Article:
Copyright © 2021 Roswell Daily Record
Copyright © 2021 Roswell Daily Record
It’s no wonder Candace Lewis loves Roswell, and it’s no surprise that she’s the perfect person to be running the Roswell Chamber of Commerce at this point in Roswell’s history, either.
“My parents are both from Roswell and my grandparents, too,” Lewis said. “ Without their love and support throughout my life, I don’t know where I’d be now. I come from a family of truckers and my grandpa was a cattle commissioner here in Roswell and down in the valley. His name was Duff Johnson.
“Being a young girl and coming to visit my grandparents in the summertime, my grandpa had a farm and horses and cows. It was great fun for me to go be with Grandpa and feeding the cows and the horses.
“My papa hauled hay as a truck driver for many years. That was a cool thing to be around. He had a trailer with a revolving floor because he hauled hay cubes. After he’d drop off a load of hay, he’d put me on the trailer and I’d get a merry-go-round ride.”
Though she wasn’t born here, Lewis had the good sense to move to Roswell early on.
“I was born in Dalhart, Texas. Lived in the Panhandle until I was 5 or 6 years old, then we moved here,” she said. “My papa, my dad’s father, had passed away, so we moved back to be with my grandmother.”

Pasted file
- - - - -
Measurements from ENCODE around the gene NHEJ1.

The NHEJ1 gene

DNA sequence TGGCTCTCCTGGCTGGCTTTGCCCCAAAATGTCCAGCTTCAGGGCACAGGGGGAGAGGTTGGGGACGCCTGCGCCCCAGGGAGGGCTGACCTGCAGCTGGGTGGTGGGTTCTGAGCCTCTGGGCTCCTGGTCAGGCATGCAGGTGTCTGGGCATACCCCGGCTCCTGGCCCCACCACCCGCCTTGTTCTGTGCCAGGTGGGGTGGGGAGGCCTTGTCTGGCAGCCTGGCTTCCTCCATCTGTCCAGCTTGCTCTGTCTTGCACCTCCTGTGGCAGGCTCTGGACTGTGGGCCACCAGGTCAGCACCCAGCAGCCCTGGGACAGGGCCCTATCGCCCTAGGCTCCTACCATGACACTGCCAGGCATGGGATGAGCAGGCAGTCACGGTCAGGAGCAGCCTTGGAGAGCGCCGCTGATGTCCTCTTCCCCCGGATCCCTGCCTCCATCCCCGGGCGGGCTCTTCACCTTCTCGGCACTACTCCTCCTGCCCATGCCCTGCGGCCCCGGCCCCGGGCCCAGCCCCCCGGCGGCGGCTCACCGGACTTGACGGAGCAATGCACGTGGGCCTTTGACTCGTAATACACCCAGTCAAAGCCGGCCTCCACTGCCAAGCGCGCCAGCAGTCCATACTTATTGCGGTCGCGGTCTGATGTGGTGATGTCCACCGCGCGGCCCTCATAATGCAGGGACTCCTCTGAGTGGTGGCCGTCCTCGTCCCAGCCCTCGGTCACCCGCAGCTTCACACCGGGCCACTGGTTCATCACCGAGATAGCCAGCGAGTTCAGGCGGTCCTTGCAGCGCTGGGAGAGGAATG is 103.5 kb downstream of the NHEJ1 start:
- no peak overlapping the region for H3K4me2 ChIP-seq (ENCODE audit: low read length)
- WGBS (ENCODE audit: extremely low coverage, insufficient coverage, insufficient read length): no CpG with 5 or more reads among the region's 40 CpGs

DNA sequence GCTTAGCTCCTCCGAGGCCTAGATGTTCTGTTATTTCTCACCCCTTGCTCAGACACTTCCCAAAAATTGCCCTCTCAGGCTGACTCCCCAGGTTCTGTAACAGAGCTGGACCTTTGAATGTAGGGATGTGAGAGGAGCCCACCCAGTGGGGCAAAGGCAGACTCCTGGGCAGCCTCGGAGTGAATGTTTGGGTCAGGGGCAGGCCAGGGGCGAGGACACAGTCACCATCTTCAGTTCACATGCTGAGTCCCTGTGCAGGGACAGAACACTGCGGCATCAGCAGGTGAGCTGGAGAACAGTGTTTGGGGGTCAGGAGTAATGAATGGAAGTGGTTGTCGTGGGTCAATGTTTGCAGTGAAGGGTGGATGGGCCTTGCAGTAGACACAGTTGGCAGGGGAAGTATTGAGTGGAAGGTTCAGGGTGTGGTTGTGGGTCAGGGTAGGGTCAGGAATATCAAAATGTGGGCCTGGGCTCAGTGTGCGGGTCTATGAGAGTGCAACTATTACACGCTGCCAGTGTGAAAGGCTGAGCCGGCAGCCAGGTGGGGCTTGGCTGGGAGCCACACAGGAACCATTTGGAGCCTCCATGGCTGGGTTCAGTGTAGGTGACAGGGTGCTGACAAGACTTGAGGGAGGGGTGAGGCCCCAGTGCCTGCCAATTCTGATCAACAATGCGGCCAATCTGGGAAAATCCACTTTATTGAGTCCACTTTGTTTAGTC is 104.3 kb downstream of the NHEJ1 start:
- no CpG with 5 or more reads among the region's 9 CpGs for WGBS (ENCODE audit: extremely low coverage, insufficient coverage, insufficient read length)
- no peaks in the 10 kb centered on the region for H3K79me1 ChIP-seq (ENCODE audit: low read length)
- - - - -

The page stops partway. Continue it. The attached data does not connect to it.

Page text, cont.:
From then on, she has been a Roswellite.
“I went to school at Roswell High, class of ’97,” Lewis said. “We’re celebrating our 20-year high school reunion this year.”
From high school, she continued her education in town.
“I took a few classes at the college,” she said. “I met my former husband after graduating. We were married 10 years.”
The marriage brought her the joy of her life.
“I have one wonderful son,” she said. “He’s a freshman at Goddard, plays football. He also plays drums and guitar. I’m very proud of him. He is what keeps me going every day.”
For a few years she ran a business with her mom.
“My mom and I opened Merle Norman Cosmetics on College and Kentucky,” Lewis said. “We were in business for about five years, and then, unfortunately, we had to close down.”
During all that time, there was an unsolved mystery that kept bugging her.
“For many years I would drive down Second Street, and I always wondered what the Chamber of Commerce did,” Lewis said. “Even in business, we were involved with the chamber, but I was never really plugged in. I never really quite knew what they did.”
There’s nothing like getting a job somewhere to learn what they do.
“When the opportunity arose, I applied to work here,” she said. “I started here as communications coordinator, front desk. I worked my way up. It was interesting. Honestly, there has not been a day since I started here that I’m not excited to come to work. It’s been a great opportunity, and there’s so much more to the chamber than I’ve ever dreamed.”
New horizons opened up for Lewis because of her work at the chamber and because of her boss and mentor.
“I wouldn’t be where I am today without an amazing mentor, Dorrie Faubus McCarty, the previous director,” Lewis said. “She guided me and helped me to get where I am today.”